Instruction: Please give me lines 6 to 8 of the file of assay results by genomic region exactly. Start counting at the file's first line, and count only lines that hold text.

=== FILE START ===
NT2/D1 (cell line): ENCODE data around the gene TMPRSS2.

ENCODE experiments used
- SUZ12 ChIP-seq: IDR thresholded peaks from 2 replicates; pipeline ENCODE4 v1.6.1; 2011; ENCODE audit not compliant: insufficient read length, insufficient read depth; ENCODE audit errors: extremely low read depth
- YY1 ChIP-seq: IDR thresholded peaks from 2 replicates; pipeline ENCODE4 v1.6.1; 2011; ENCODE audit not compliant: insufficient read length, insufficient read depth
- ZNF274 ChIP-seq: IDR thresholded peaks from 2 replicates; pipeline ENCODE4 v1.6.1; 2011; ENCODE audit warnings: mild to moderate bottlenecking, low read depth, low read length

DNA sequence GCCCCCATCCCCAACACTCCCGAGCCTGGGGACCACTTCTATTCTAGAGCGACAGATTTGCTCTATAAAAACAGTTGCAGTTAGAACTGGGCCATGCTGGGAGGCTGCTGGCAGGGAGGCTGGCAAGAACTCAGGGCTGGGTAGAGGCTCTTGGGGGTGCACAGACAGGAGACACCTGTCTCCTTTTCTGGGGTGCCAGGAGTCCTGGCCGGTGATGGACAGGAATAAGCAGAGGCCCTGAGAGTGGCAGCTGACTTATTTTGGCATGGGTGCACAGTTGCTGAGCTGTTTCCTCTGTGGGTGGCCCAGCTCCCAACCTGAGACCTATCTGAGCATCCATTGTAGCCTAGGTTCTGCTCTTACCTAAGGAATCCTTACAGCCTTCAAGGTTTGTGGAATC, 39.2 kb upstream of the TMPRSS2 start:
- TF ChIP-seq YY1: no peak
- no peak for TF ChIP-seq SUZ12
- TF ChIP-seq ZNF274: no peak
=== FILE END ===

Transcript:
DNA sequence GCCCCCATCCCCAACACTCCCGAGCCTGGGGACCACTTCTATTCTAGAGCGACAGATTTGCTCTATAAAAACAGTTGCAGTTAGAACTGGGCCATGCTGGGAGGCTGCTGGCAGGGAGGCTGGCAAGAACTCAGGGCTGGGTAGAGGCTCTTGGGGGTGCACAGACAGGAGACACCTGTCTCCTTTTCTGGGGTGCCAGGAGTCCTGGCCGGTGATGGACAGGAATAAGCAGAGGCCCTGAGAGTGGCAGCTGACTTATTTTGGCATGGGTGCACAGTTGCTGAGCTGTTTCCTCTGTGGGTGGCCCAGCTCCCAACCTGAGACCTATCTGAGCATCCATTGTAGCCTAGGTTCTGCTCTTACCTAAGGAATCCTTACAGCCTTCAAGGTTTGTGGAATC, 39.2 kb upstream of the TMPRSS2 start:
- TF ChIP-seq YY1: no peak
- no peak for TF ChIP-seq SUZ12